November 27th, 2023
Building a bridge from both directions for the Hoover Dam

Want to be a bridge builder across differences based on neuroscience? This article from the Greater Good Science Center at the University of California at Berkeley offers great insights. Starting with that article as an experienced mediator and negotiator that focuses on conflict resolution additional commentary is provided that expands on some of the observations to help you work with others to overcome conflicts or disputes. Read on to learn more.

The article offers five ways to have better conversations across differences. These are to

  1. Listen to their story
  2. Try not to take anything personally
  3. Be a bridge, and not a barrier
  4. Lean into discomfort
  5. Set norms to create a safe and brave container

The commentary that follows uses similar headings, highlights key points from the article and offers additional thoughts to enhance results.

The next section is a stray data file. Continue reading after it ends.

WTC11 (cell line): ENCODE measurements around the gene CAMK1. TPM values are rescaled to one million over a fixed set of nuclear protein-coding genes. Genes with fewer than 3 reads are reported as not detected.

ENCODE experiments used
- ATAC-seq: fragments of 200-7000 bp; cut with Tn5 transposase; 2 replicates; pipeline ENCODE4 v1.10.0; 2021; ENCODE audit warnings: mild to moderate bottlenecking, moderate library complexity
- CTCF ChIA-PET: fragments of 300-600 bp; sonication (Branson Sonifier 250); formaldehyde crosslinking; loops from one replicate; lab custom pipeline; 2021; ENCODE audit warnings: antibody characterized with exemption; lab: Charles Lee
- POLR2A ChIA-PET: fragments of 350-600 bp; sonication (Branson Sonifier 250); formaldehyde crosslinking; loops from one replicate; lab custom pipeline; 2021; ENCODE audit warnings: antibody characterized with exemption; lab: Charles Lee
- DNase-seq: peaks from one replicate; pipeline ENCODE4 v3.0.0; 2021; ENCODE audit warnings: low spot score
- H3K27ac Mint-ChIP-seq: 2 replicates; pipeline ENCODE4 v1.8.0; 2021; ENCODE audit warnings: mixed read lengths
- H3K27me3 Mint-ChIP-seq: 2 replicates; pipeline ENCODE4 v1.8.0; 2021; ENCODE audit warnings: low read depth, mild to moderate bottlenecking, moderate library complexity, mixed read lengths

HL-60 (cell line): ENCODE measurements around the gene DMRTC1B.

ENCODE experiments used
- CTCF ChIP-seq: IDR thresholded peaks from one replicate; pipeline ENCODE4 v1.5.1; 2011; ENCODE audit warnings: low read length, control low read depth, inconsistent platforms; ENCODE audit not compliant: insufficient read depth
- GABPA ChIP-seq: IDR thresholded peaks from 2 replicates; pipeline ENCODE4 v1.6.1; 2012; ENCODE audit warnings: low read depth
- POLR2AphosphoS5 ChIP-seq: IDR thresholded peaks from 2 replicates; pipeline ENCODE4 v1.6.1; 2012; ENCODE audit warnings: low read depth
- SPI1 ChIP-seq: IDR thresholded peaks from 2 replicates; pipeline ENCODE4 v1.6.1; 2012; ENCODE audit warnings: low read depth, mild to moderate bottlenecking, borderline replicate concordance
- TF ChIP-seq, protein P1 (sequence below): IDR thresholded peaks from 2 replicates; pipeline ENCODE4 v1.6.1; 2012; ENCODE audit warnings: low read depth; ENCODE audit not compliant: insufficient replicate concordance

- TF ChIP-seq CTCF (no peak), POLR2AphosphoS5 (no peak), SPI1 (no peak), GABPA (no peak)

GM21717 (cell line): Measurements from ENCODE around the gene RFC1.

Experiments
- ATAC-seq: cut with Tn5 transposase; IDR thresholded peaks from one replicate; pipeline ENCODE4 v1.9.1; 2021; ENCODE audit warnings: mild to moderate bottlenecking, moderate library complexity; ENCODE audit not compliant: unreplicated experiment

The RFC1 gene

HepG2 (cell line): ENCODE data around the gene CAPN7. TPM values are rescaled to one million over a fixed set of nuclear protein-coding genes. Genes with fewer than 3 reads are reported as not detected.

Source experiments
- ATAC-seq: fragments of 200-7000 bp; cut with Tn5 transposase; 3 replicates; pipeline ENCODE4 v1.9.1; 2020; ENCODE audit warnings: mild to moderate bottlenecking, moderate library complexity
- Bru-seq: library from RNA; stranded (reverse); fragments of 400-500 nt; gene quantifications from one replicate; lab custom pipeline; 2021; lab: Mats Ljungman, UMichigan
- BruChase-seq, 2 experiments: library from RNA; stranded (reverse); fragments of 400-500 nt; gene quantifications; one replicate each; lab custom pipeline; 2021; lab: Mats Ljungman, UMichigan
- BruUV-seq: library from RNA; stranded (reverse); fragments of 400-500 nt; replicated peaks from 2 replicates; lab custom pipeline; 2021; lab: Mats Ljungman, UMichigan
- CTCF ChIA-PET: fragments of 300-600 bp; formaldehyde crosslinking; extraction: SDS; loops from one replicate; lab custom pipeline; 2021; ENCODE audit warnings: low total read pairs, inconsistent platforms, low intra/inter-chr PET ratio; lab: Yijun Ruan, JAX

November 20th, 2023
A giant urn with pumpkins flowing out of it

Ah, Thanksgiving, the time of year when many gather with family or friends to celebrate the day, loosen those belts a notch or two, and give thanks for all the blessings in our lives. It's that one day when it's perfectly acceptable to eat too much often with turkey and pie, and not feel the least bit guilty about it. But beyond the food coma and family gatherings, Thanksgiving is a beautiful reminder to be thankful for all the gifts life has bestowed upon us. So, grab a seat at the virtual table, my friend, because I'm reflecting here on how much I have to be thankful for and hope this helps you reflect on what you have to be thankful for too. You may not have all of the elements listed here, but no matter what you have things to be grateful for and to reflect upon in gratitude.